Volume 18, Issue 1 (March 2020)                   Iranian Rehabilitation Journal 2020, 18(1): 81-90 | Back to browse issues page

XML Print

Download citation:
BibTeX | RIS | EndNote | Medlars | ProCite | Reference Manager | RefWorks
Send citation to:

Akbari Manie R, Tarameshlou M, Izadifar R, Maroufizadeh S, Jalilevand N. Wh-Questions' Expression in Persian-speaking Children: A Comparison Between Spontaneous and Elicited Probes. Iranian Rehabilitation Journal. 2020; 18 (1) :81-90
URL: http://irj.uswr.ac.ir/article-1-1031-en.html
1- Department of Speech Therapy, School of Rehabilitation, Hamadan University of Medical Sciences, Hamadan, Iran.
2- Department of Speech and Language Pathology, Rehabilitation Research Center, School of Rehabilitation Sciences, Iran University of Medical Sciences, Tehran, Iran.
3- Department of General Linguistics, Faculty of Literature and Humanities, Bu-Ali Sina University, Hamadan, Iran.
4- School of Nursing and Midwifery, Guilan University of Medical Sciences, Rasht, Iran.
Full-Text [PDF 650 kb]   (546 Downloads)     |   Abstract (HTML)  (1770 Views)
Full-Text:   (1494 Views)

1. Introduction

sycholinguists and language specialists believe that the ability to ask and answer a variety of questions is one of the essential landmarks of children’s language development. The questions modeled by adults are used as a learning tool for children to obtain specific language skills, which could be a useful way to get information about the world and solve their problems [1]. The strategies, which are conducted by children for information exchange, are full of various questions that represent communicative functions. Questions raised in different ages reflect the linguistic and cognitive development of children [2].

Children’s questions are a fundamental basis for engaging in conversations, demonstrating knowledge, and also leading to gathering information about themselves and the world around them [3, 4]. So, asking and answering questions is an important part of children’s daily interactions [4]. Children use different types of questions, such as yes/no questions and questions with wh-words. Syntactically, wh-questions are interrogative sentences that begin with words, such as where and when within one-clause sentences, which represent missing information. Wh-questions framed with who, what, where, when, why, or how are more challenging than a yes/no question. This type of question either seeks for a missing argument (e.g., “What did she take?”) or an adjunct (e.g.,“Why did she take that?”). Moreover, the subject of a sentence can be found through asking an argument wh-question (e.g., “Who hits Sarah?”), as well as the object of a sentence (e.g., “Who does Sarah hit”).

As wh-questions need more sophisticated verbal answers, they seem to contribute to the development of language directly in children [5]. While children are exposed to inconsistency or ambiguity in their current knowledge, they are receptive to gain the needed information. Studies have shown that the most important reason behind asking questions by children is acquiring informative answers; hence, if they do not obtain the beneficial ones, they will keep asking. The conceptual development of language is the main determinant of the content of children’s questions. The studies on how children ask questions suggested that the constituents of the information requesting mechanism are in place in children. These components are utilized by children from early ages, whereas the type of information they seek changes across the time.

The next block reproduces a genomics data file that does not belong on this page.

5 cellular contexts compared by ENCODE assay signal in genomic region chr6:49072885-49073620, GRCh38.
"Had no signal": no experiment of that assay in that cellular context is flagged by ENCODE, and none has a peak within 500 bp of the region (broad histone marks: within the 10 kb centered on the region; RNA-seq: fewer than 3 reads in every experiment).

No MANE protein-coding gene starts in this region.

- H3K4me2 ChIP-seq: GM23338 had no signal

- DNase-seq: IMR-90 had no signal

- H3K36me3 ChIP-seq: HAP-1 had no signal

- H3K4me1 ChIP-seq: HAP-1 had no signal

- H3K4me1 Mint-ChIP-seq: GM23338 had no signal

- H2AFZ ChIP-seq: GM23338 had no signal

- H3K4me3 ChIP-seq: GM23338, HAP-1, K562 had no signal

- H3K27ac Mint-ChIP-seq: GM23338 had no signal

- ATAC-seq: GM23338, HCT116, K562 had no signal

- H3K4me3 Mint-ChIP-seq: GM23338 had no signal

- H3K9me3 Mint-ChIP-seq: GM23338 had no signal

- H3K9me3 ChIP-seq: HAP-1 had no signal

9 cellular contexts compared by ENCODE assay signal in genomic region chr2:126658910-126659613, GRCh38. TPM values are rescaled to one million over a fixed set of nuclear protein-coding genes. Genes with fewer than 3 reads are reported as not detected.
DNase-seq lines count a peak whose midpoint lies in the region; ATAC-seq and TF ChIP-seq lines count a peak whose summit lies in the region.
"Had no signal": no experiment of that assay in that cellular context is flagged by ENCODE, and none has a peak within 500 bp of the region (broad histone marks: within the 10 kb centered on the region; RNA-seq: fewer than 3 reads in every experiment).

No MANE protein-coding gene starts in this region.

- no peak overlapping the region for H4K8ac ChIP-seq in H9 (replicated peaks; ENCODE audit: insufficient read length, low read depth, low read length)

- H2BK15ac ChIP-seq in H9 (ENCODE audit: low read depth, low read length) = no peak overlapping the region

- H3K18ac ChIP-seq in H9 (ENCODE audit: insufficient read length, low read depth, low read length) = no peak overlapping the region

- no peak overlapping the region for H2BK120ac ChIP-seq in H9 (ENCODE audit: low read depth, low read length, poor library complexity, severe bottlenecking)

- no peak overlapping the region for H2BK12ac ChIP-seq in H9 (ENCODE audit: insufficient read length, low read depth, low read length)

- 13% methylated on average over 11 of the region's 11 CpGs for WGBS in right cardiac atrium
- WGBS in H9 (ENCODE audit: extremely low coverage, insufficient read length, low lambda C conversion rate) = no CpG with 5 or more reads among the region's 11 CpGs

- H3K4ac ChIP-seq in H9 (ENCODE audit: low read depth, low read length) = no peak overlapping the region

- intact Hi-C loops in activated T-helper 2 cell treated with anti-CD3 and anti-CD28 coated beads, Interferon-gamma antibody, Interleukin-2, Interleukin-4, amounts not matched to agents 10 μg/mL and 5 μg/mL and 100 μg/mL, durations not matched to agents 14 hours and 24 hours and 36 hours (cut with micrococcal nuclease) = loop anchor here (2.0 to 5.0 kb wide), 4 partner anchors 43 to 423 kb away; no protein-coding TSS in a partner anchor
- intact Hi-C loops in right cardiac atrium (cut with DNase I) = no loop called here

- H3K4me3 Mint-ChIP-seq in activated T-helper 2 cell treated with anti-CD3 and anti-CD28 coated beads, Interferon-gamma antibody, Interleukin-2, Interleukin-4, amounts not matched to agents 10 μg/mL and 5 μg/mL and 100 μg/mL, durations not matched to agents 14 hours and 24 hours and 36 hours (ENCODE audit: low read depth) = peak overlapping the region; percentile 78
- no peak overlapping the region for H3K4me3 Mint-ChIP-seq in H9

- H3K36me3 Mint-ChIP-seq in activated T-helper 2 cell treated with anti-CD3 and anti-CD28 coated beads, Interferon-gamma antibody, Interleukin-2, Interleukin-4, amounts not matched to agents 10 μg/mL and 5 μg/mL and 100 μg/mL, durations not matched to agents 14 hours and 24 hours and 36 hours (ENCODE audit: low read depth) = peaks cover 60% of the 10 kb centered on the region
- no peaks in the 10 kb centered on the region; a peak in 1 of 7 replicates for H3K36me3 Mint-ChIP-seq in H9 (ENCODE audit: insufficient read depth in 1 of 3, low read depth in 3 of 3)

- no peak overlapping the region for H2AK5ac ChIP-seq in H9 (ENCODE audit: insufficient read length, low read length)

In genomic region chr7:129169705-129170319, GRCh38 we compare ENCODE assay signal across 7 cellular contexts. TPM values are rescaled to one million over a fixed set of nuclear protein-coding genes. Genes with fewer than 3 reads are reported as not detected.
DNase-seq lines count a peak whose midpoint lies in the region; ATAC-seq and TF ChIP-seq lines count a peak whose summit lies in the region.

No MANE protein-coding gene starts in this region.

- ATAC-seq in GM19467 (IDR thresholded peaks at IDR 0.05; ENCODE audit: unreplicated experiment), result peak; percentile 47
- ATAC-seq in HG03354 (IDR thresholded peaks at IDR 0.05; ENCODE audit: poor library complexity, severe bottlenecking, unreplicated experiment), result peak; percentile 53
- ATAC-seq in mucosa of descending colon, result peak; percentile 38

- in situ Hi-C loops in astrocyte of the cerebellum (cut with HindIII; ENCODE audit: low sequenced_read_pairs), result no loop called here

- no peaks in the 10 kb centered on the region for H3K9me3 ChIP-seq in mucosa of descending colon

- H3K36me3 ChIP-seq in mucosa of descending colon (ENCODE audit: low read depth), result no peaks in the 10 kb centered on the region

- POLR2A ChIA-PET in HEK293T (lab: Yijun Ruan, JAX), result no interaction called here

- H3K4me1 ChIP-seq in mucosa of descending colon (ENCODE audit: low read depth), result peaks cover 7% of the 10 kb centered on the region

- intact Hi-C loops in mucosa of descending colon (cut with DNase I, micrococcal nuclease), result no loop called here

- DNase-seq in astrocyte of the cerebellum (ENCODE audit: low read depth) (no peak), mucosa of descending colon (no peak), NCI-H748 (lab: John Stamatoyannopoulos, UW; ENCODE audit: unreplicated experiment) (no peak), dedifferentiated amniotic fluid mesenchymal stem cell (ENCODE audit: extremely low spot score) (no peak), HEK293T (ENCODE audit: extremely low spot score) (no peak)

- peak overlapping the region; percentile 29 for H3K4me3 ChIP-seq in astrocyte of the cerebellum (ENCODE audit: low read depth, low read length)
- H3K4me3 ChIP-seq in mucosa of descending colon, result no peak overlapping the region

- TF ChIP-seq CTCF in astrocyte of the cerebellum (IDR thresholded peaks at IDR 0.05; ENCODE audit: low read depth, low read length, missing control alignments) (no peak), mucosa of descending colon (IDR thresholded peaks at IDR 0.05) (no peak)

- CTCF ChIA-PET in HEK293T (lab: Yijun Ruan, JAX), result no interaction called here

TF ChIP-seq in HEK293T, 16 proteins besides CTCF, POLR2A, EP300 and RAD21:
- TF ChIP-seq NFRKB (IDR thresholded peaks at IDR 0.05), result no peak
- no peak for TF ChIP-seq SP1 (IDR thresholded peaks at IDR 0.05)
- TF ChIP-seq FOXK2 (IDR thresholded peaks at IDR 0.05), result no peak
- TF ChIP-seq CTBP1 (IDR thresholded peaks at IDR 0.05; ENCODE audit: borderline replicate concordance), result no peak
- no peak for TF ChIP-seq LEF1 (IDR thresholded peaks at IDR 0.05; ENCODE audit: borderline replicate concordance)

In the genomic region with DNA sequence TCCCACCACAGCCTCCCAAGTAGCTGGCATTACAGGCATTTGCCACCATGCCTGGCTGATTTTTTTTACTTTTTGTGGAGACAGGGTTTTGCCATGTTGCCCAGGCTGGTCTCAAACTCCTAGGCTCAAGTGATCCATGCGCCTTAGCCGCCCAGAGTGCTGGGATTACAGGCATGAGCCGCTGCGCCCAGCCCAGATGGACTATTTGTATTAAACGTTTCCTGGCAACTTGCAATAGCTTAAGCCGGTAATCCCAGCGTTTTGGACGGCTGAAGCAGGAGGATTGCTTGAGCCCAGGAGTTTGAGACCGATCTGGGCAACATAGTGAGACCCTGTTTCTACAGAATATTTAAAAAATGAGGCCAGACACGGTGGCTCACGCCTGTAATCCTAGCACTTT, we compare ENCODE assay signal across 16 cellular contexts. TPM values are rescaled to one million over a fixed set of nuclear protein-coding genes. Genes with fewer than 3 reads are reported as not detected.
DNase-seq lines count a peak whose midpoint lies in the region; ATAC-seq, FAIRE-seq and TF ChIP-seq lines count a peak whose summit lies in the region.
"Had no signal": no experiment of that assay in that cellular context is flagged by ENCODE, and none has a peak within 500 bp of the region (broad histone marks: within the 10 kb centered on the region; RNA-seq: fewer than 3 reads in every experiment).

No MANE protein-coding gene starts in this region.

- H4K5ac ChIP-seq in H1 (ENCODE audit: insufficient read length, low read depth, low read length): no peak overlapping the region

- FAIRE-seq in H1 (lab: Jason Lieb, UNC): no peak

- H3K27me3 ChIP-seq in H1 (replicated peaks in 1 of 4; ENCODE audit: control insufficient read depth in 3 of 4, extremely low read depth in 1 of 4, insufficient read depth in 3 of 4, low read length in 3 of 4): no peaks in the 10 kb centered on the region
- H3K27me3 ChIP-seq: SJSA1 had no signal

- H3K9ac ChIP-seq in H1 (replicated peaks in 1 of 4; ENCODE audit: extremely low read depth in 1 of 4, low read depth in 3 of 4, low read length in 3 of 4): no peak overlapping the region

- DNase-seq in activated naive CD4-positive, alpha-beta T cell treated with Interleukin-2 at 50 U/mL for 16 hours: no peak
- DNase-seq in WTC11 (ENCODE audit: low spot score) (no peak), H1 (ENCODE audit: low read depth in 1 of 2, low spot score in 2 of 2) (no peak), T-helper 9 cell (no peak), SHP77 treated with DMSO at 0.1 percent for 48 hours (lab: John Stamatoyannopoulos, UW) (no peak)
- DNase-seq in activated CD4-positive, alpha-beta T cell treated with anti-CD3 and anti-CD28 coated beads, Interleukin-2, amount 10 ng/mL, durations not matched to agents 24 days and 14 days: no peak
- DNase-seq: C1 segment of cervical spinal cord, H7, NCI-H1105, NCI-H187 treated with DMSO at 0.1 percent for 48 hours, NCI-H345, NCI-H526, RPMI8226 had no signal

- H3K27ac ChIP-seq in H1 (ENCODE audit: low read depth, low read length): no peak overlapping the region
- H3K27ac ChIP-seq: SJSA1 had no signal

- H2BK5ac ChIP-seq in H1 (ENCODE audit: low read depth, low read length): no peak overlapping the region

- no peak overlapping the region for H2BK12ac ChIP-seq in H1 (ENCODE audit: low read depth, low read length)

Asking questions and the information obtained through this way allows the children to bring their language knowledge closer to the adult language structure. Thus, this mechanism results in effective infrastructures for cognitive development [1]. Young children master a variety of wh-questions that receive extended information from the others. These include specification of objects with what-questions, regarding persons via who-questions, relating to locations through where-questions, information about reasons and causes by why-questions, how-questions for details about instruments or manners of action, and data about time with when-questions [6, 7].

The process of wh-question production provides a suitable platform for evaluating pragmatic skills, which are essential to school achievement in terms of literacy abilities. Asking the right wh-question to obtain specific information brings many functions, including perceiving the perspective of a communicator and the speech act of an ongoing conversation. Besides, a cohesive wh-question reveals the temporal relationships between events and refers to the basic characteristics of the mental states of others [6]. During language development, argument questions appear before adjunct questions, specifically, in the order of what/where > who > how > why > which/whose/when [8].